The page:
Socio-economic strength and trade links follow
Bhutan can keep aside its United Nations Security Council (UNSC) dreams for now as the tough numbers game shows that Bhutan will not have enough votes to get a seat at the UNSC.
The country’s expanse in terms of diplomatic relations and their offices was one of the main reasons cited by Lyonchhen Jigmi Y. Thinley due to which Bhutan fell short of miles to cinch the desired votes.
On arrival from attending the 67th session of the UN general assembly in New York City, Lyonchhen in his briefing at the Paro airport delivered a report of the transpirations at the general assembly which included the ‘up-to and now’ progress on Bhutan’s possible UNSC candidature.
Lyonchhen said “It will be difficult to gain a seat on the UNSC through elections”.
He said a key and cornerstone reason toward it is Bhutan’s number of diplomatic relations with other countries.
Bhutan presented its candidature to the UN in 1999 when no other countries had expressed interest but of late two countries had shown interest. They are South Korea and Cambodia.
South Korea and Cambodia are nations which have diplomatic relations with almost every country. And an added benefit for South Korea lies in its most conspicuously granted assistance to many nations which totals to a tune of almost US$ 5bn.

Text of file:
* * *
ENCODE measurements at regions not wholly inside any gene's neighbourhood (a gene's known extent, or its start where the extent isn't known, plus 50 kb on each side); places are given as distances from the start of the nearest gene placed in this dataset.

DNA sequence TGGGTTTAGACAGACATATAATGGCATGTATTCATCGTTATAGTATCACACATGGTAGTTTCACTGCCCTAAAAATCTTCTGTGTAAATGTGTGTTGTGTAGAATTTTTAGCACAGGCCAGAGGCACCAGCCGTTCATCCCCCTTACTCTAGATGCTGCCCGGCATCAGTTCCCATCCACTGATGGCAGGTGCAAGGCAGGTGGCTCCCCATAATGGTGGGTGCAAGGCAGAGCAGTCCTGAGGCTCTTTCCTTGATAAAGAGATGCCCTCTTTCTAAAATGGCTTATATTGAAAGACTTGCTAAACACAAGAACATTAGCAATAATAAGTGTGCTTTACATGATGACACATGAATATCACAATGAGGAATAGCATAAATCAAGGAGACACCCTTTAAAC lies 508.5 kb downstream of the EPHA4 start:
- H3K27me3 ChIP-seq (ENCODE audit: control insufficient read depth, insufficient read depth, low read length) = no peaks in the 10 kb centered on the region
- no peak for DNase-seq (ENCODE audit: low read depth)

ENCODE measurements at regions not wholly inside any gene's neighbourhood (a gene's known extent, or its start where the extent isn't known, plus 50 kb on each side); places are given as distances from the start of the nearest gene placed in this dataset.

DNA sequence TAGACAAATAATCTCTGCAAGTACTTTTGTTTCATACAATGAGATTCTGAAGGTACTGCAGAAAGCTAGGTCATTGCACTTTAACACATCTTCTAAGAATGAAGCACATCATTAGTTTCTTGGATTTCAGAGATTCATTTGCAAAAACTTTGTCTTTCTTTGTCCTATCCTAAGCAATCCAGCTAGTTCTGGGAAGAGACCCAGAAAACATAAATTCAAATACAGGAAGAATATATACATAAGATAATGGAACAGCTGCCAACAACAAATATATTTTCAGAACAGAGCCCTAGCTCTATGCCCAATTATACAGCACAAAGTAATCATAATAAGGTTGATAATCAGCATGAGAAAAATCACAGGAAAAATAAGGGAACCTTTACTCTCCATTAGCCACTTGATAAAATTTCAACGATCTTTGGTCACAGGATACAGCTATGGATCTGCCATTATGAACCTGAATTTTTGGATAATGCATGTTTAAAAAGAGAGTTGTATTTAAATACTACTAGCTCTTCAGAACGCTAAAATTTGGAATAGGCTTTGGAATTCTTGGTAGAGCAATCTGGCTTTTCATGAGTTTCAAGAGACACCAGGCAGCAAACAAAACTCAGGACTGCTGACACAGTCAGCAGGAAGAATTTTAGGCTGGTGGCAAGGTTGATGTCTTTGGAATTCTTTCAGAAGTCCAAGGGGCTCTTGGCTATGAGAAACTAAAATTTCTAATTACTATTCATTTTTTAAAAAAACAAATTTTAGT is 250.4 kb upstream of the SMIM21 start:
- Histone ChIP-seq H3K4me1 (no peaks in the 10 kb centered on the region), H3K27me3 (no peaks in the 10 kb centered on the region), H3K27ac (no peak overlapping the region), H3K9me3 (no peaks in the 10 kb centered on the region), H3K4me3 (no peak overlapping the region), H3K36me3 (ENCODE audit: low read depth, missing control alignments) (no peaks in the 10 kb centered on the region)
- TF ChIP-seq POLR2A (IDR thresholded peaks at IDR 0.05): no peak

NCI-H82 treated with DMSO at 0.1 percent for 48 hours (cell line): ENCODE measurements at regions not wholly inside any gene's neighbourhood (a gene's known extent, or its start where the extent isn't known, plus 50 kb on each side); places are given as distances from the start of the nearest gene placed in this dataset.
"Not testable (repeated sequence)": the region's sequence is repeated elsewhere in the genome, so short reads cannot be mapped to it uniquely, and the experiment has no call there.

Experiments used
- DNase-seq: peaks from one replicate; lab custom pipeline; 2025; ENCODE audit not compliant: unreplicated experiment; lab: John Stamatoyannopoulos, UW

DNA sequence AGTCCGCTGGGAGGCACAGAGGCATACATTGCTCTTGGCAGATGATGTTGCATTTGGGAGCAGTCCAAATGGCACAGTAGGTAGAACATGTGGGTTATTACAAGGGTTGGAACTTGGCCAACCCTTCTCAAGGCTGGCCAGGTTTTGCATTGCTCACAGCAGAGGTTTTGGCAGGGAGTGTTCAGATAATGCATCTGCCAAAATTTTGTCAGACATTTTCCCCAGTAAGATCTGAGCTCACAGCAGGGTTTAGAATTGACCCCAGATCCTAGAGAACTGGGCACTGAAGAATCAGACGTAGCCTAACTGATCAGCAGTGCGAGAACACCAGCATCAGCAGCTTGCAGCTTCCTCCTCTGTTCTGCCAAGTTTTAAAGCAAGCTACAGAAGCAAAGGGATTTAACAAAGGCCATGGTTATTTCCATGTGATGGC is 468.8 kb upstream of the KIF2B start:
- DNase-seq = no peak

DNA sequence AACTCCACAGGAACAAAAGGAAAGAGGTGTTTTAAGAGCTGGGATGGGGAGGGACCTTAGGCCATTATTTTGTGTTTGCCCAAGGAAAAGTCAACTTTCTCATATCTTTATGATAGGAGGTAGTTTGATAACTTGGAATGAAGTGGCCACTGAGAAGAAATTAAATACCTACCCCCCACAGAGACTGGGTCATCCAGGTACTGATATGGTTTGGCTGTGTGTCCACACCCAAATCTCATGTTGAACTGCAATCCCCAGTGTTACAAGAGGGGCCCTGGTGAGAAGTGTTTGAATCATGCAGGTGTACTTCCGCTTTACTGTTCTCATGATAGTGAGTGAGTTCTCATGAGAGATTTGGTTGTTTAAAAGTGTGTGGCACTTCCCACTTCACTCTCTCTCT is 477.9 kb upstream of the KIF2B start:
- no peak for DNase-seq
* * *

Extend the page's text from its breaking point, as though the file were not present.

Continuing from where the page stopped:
Cambodia meanwhile is a nation strategically favored given its nature of governance.
In comparison to the level of socio-economic development, trade and commerce and defense strengths, Bhutan only had a far off chance, said Lyonchhen since the nations vie for the seat with all these factors in perspective.
In the case of South Korea, said Lyonchhen, “we had repeatedly requested them to withdraw their move for candidature. We told them that they had previously been a member in the Security Council that they have been a UN member for only 20 years whereas Bhutan is now in its 43rd year as a member”.
However, S Korea expressed the immense benefits they would have if they are member of the UNSC. How it will help the security of its nation etc. “So they didn’t want to back away from scoring seat in the SC,” said Lyonchhen.
This is however not the ‘be all end all’ of matters for Bhutan.
“Bhutan will not withdraw from the process,” clearly stated the Lyonchhen. This decision arises from rigorous consultative discussions with supportive voices and the cabinet.
The Lyonchhen was of the view that all this would allow Bhutan to tell the UN it did not stick with the principles of democracy. And in that he said Bhutan promoted itself on the basis of sovereign equality, principles of democracy, and rotation basis.
Bhutan’s silver lining in this crusade for the non-permanent UNSC seat, is the many relations it built along the way with many countries. Lyonchhen said “Bhutan is now well-known and respected by UN members, and its independence, sovereignty, and security has only been further strengthened”.
Currently, Lyonpo Khandu Wangchuk who is the acting foreign minister remains in New York to continue Bhutan’s most concerted efforts to convince more countries and garner their support.
Lyonchhen in his briefing said that the establishment of diplomatic relations with 15 more countries is expected.
UN security council elections are scheduled for October 18.
Sonam Pelvar / Thimphu